“I often feel that I must have this fear of life — it is essential to me — and that I would not exist without it. In periods without fear and illness, I have felt like a ship sailing before a strong wind without a rudder.” — Edvard Munch.
When we think about the depiction of piercing and painful feeling, the first thing that comes to mind is “The Scream” by Edward Munch. And it’s not surprising.
To manifest these emotions on a canvas, one has to have experienced them firsthand. And when it comes to hardships and loss, Edvard Munch’s biography is full of them.
At the age of five, he lost his mother to tuberculosis, which became one of the most painful memories of his childhood. But it didn’t stop there. A few years later, when he turned thirteen, his beloved elder sister Sophie suffered the same fate. This tragedy lacerated him for life.
And there was no one to console him in the time of need, as his father was suffering from psychotic depression after his wife’s death.
Not surprisingly, due to such traumatic past, the artist suffered from alcoholism and numerous nervous breakdowns. He lived alone for the rest of his life, and paintings were his only children.
His traumatic experiences influenced his inclination towards depicting the inner world with its emotional turmoils, contradiction, and suffering.
It is said that Munch’s work as a whole can be regarded as self-portraiture or visual autobiography.
But then why his most famous painting, The Scream, is so captivating and relatable to many of us?
Why can we recognize ourselves in it and understand what the central figure is experiencing at that moment?
What is the mechanism behind these painful emotions, and why are they so all-consuming and destructive?
To answer these questions, we have to start at the beginning — the event that served as the painting’s initial inspiration. This is how Munch described it:
I walked along the path with two friends, and the sun was setting. The sky became suddenly blood. I felt an approaching melancholy, stopped, and leaned on the railing, tired to death. Over the blue-black fjord and the city lay clouds of dripping smoking blood. My friends walked on, but I stood trembling with an open wound in my breast. I felt a great screaming through nature.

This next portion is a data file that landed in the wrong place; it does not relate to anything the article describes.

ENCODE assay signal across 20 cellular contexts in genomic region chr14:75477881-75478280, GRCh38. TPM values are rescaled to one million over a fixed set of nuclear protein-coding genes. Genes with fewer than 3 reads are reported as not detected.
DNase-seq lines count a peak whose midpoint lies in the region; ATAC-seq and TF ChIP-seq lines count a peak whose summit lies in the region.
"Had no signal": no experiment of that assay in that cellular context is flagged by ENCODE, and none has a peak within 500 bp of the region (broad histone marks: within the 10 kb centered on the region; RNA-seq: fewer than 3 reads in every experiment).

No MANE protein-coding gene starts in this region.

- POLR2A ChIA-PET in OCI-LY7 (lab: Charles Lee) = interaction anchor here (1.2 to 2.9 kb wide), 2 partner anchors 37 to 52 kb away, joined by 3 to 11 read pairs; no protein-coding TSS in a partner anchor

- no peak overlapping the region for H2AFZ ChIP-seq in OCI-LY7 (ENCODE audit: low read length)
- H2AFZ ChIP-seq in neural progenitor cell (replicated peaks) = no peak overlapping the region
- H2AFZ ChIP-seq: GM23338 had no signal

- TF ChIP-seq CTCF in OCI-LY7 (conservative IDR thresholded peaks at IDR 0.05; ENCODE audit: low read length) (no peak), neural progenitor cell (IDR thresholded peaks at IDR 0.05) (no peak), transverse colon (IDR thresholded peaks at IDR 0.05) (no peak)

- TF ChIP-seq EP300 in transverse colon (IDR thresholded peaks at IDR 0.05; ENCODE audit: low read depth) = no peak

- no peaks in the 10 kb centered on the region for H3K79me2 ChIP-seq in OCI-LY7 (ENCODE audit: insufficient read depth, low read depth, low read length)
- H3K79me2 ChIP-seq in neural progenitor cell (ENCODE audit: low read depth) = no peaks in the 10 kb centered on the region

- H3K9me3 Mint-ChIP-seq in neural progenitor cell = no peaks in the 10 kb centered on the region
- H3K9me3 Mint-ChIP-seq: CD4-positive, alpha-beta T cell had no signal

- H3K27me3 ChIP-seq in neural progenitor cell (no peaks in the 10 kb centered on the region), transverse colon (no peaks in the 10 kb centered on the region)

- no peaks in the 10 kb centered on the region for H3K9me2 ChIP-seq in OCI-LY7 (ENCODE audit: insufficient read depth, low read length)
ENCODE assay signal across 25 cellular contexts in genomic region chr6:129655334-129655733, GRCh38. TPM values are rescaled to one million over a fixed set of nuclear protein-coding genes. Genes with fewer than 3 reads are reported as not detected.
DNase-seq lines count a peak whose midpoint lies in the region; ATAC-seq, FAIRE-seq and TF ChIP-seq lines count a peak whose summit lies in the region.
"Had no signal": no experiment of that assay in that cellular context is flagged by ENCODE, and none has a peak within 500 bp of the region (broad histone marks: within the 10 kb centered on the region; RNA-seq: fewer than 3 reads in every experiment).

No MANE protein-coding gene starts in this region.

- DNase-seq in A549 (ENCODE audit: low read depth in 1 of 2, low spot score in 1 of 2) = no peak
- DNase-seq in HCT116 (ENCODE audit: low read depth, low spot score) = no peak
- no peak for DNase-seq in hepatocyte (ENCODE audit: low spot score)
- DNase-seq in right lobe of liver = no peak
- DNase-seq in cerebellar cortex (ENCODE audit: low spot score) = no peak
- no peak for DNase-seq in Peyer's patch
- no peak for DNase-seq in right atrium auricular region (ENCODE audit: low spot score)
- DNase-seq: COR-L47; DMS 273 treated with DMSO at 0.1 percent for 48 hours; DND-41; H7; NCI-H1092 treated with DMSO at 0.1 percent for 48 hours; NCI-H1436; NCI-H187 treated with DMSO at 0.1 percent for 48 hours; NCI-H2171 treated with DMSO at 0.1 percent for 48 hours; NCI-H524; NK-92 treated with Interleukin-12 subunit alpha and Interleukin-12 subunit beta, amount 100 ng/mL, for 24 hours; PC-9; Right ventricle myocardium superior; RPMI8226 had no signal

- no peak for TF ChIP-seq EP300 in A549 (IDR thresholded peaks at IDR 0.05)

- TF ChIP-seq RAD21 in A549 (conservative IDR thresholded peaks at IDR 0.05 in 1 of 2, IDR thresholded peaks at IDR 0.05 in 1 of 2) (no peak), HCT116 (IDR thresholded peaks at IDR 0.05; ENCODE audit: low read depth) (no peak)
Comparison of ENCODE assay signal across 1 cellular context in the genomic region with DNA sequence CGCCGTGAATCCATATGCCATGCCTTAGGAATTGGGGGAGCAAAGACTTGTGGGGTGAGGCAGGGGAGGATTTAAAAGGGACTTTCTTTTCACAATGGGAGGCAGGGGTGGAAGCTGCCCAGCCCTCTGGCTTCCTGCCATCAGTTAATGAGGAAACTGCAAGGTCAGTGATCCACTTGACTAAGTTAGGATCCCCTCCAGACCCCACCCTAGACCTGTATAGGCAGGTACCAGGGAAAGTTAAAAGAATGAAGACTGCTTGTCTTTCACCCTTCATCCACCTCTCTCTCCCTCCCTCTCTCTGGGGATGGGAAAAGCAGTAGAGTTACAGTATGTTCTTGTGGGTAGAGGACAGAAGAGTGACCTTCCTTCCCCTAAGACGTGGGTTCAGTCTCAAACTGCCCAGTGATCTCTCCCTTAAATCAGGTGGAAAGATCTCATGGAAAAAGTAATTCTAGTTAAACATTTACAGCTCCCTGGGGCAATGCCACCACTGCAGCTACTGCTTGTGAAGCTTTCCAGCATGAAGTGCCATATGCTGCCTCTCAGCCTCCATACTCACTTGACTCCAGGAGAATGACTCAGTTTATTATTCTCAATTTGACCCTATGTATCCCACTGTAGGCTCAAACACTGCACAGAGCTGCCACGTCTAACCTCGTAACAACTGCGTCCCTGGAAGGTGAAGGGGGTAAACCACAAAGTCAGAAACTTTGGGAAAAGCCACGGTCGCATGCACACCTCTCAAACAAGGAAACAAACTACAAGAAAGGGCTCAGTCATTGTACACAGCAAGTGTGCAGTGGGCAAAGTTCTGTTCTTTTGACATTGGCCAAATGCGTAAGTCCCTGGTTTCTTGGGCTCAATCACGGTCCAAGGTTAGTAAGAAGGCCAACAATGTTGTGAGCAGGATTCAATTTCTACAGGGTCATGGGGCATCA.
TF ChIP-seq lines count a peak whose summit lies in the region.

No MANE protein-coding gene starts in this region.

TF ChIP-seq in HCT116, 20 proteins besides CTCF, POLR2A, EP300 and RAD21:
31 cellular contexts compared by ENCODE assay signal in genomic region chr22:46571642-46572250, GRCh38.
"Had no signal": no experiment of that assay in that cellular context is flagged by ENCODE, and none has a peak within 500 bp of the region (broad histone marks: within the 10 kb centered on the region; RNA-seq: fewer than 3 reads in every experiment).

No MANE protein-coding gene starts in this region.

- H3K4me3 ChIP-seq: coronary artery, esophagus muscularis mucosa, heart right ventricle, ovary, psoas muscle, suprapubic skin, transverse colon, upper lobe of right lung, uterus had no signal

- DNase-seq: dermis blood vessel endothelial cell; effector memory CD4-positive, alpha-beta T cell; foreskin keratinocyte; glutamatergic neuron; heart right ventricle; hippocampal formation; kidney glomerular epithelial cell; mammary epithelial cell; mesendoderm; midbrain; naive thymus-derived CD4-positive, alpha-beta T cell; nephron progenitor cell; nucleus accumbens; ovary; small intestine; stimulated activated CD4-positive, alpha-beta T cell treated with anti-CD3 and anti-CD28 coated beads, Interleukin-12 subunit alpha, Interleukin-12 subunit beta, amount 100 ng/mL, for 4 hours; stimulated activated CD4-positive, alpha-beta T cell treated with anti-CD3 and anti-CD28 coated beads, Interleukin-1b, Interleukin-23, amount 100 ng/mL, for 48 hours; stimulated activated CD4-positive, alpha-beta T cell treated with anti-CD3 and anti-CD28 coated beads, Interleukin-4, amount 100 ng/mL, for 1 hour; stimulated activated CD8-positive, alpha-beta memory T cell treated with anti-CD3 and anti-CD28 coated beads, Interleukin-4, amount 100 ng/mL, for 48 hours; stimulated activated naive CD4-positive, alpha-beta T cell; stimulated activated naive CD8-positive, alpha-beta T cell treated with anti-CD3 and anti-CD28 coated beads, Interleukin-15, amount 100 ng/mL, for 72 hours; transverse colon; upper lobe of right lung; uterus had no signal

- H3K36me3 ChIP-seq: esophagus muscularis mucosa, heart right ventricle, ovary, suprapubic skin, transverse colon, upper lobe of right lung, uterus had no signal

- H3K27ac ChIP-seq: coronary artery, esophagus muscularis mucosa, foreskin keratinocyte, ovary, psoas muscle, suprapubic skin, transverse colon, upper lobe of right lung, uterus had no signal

It’s not widely known that Edvard Munch did not paint the masterpiece from the first try.
The version we know today went through a process of experimentation and iteration.
The first step was a few simple sketches, one of which depicts him standing on a bridge and the bloody red sky above where the “screaming” occurs.
After that comes the first version of the painting, now known as Despair but which also has another name “The First Screaming.” Here the red color turns into long lines, which, however, do not connect to the central figure.
And finally, the screaming sky is shown flowing into the landscape and the man himself. His inner structure is bent, taking on the curvature of the red wave-lines.
The figure that previously looked at “screaming” now becomes a part of the event. The pain penetrates and becomes one with the man.
At this stage, Munch finally discovers the artistic means to express what he felt and heard that day.
The central figure no longer represents Munch. It’s the timeless “face of mankind” without gender, age, origin, social identity, or cultural affiliation. A face seized with primeval fear and horror. The personal experience turns into a universal experience.
This is why this painting is so memorable and relatable to anyone who ever sees it. Because it depicts one of the fundamental causes of suffering – our complete identification with pain. Our attachment to pain.
The Buddha diagnosed this deadly affliction 2500 years ago in the Sallattha sutta (The Arrow) about the arrow of pain and the arrow of suffering. Here’s how he explained it to his disciples:
Suppose they were to shoot a man with an arrow, and then with a second arrow, so that the man would feel pain caused by two arrows. So too, when the uninstructed person experiences a painful feeling, he feels two feelings—a bodily one and a mental one.
If he feels a painful feeling, he feels it attached. If he feels a pleasant feeling, he feels it attached. If he feels a neutral feeling, he feels it attached. This is called an uninstructed person who is attached to suffering, I say.
Afterward, he contrasts it with the way an enlightened arahant avoids this pitfall and keeps painful feelings at bay:
When the instructed noble disciple experiences a painful feeling, he does not sorrow, grieve, or lament; he does not weep beating his breast and become distraught. He feels one feeling—a bodily one, not a mental one.
If he feels a painful feeling, he feels it detached. If he feels a pleasant feeling, he feels it detached. If he feels a neutral feeling, he feels it detached. This is called a noble disciple who is detached from suffering, I say.
The passages above also point to the Second Noble Truth, which shows us that craving and attachment is the primary cause of any suffering. And the way to liberation from the suffering lies through the Noble Eightfold Path.